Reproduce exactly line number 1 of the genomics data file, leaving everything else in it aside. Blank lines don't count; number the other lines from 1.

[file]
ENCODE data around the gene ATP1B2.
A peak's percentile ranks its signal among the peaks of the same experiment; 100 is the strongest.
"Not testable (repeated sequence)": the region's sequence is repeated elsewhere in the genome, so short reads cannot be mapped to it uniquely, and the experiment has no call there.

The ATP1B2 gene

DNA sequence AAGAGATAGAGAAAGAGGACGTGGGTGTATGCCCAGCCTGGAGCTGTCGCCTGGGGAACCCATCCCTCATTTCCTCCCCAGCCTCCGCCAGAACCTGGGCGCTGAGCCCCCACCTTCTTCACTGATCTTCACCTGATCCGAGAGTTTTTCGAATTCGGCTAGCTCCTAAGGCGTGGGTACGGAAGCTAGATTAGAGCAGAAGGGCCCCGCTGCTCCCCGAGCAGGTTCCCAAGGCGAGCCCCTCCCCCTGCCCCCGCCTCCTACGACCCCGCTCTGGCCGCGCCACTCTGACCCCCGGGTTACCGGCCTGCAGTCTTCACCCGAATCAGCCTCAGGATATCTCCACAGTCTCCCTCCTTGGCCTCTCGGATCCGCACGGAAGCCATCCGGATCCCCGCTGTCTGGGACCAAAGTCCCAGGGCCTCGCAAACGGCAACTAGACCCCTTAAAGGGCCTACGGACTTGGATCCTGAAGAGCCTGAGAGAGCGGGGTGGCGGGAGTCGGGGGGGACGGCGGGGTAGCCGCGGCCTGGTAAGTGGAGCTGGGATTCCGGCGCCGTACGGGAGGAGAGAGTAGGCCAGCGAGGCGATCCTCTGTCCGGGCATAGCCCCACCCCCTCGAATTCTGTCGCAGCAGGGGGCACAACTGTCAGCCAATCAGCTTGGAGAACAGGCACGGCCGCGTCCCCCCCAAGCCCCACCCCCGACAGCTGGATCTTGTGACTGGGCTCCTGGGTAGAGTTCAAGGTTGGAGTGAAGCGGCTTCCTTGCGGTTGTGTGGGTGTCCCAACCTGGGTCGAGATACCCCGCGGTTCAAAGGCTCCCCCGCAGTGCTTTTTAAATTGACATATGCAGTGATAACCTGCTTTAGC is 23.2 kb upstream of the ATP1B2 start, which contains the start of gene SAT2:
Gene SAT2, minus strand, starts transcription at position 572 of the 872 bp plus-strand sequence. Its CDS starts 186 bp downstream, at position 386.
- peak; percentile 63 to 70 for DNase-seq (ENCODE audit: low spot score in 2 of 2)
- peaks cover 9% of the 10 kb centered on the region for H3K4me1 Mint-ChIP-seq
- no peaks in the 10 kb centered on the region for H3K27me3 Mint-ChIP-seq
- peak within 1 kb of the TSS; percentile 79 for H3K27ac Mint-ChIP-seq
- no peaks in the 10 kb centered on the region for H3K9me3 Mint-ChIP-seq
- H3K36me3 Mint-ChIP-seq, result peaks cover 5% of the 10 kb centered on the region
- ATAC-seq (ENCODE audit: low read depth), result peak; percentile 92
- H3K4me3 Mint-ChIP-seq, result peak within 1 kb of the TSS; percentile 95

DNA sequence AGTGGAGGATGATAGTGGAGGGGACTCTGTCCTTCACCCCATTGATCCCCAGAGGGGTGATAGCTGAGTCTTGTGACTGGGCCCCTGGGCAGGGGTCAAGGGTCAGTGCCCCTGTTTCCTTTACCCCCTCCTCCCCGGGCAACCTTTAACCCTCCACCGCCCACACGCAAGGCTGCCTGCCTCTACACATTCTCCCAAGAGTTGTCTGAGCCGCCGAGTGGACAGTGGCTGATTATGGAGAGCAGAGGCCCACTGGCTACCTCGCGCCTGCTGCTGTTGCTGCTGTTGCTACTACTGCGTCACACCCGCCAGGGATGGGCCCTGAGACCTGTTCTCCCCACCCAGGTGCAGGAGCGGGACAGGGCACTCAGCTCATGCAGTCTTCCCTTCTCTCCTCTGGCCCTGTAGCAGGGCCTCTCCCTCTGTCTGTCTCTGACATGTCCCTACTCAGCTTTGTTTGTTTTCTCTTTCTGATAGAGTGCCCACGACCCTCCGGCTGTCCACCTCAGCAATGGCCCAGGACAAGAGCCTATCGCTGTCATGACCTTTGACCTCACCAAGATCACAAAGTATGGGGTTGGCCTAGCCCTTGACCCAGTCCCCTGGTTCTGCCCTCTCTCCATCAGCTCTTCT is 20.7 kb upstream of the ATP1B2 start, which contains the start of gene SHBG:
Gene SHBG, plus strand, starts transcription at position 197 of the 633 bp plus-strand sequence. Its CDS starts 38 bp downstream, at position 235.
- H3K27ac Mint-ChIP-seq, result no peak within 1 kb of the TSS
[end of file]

ENCODE data around the gene ATP1B2.